“Our support centre at Bengaluru maintains an inventory of RMA (return material authorisation) units. This data is used to render warranty and post warranty support. We give support through our systems integrators, who are accessible to us 24×7 online, and product replacements are managed through our local RMA process,” says Prabhu.

Buyers’ requirements

The requirements of end users vary as per their business or the environment in which surveillance is required. For instance, retailers use surveillance for business intelligence like tracking the volume of customers (footfall numbers), checking shrinkage, etc. People require surveillance at residences to secure their property while they are travelling or to check on their children/caretakers when they are at work. Hence, the requirement of the surveillance has to be identified first. End users don’t mind that their integrated solution is made up of components provided by different suppliers, as long as there is one centralised control of the entire system. They want one application to display and acknowledge the alarms from all sources.

Today, with the high demand for security products, buyers look for a complete access control solution. They want fully functional and completely adaptable software. The hardware must be reliable and available in a variety of models, and must support multiple functions. They insist on simplicity of installation and user friendliness, informs Jani.

Most buyers also seek options that ensure that their existing systems won’t get redundant. They look for systems that can be integrated with their existing installations using video encoders.

Consumers also look for a better ROI on their investment in security infrastructure and hence settle on truly open ended, interoperable and scalable systems. “Newer and better technologies in IP based surveillance cameras like H.264, and increased intelligence in the camera devices that would enable the designing of a cost effective overall solution with a distinctly lower cost of ownership are what consumers demand,” says Prabhu.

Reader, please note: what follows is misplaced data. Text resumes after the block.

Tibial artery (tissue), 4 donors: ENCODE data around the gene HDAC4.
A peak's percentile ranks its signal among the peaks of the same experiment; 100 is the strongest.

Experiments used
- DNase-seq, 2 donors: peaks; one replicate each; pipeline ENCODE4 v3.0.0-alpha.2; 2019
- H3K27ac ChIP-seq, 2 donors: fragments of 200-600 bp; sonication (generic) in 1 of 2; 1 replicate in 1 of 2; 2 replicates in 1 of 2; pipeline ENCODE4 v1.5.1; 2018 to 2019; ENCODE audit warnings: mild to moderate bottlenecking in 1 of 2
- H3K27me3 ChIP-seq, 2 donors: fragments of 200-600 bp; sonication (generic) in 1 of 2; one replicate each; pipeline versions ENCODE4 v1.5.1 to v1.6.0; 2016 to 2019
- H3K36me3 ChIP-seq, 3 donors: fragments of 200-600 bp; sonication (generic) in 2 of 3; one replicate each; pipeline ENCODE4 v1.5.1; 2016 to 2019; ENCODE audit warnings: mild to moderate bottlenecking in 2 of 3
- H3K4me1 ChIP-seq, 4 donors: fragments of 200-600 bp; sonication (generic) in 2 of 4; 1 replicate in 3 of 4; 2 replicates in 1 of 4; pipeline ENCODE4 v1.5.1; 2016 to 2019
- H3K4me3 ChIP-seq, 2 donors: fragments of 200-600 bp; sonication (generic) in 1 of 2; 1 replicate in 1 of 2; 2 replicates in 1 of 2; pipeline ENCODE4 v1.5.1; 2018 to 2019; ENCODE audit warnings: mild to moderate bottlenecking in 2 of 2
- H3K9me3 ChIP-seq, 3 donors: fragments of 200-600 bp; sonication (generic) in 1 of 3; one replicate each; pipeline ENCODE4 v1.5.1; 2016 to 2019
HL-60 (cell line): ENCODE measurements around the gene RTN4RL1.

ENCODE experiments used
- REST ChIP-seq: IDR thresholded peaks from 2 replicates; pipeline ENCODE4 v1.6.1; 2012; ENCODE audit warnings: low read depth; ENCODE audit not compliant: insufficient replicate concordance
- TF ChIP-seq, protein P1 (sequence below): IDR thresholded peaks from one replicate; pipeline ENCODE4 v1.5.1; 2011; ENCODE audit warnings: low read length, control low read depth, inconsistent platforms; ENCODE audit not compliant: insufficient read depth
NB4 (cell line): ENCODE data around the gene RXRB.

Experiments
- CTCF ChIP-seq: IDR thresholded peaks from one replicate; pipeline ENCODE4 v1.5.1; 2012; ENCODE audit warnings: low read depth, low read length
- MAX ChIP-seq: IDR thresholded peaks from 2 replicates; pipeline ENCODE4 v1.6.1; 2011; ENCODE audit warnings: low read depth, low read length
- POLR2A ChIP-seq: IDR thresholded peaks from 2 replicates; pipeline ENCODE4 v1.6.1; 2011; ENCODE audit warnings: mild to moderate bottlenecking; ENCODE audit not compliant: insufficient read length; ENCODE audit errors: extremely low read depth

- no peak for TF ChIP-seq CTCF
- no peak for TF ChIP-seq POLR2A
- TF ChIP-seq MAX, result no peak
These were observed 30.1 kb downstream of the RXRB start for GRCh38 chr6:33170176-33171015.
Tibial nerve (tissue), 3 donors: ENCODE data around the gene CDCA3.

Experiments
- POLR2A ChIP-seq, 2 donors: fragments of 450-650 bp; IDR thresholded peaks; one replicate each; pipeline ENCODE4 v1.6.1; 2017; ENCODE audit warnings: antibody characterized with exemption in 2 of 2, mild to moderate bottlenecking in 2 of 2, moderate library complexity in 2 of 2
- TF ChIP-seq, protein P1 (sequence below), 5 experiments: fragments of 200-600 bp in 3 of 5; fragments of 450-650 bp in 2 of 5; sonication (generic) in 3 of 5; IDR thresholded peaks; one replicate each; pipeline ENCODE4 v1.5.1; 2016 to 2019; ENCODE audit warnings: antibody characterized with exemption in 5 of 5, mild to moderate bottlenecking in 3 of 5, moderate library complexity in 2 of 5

What a buyer should consider

Buying a CCTV system is by no means easy. The vast array of products available nowadays could confuse anyone. According to Jani, before buying any surveillance products, a buyer should consider the following:

• Does the solution come with both hardware and software?

• Is the solution easily scalable from a single office to a network of offices?

• Can the solution incorporate all the existing HR policies?

• Can additional modules (for visitor management, building management, etc) be bought as needs increase?

• Is the software fully functional or do consumers need to pay for customisation and for professional or multi-user versions?

• How long will it take to install and train the users?

Says Gaur, “A buyer should check the required resolution and network performance of the systems, apart from features like compression, recording time and file sizes.”

“A security product has multiple requirements, therefore, buyers need to understand its need and according to that go for the best solutions. Buyers should first understand what the assets are that need to be secured. They should then choose a solutions provider that can understand their needs and offer the best solution,” adds Sehgal.

The security market is different from the consumer and industrial market. Hence, it is important to check the credentials of the systems integrators. Buyers should always check for certification or the installation base of the company, sums up Singh.

Aditya Khemka, CEO and director, Aditya Infotech Ltd, a global distributor representing more than 20 international CCTV brands in India including ACTi, Avtech, CP Plus, Cynix, D-max, Yoko, Eyeview and Honeywell, says, “The Indian market has been flooded with an inferior quality of Chinese security products. Consumers need to be aware of this. These products usually don’t come with after sales support or a warranty.”

Electronics Bazaar, South Asia’s No.1 Electronics B2B magazine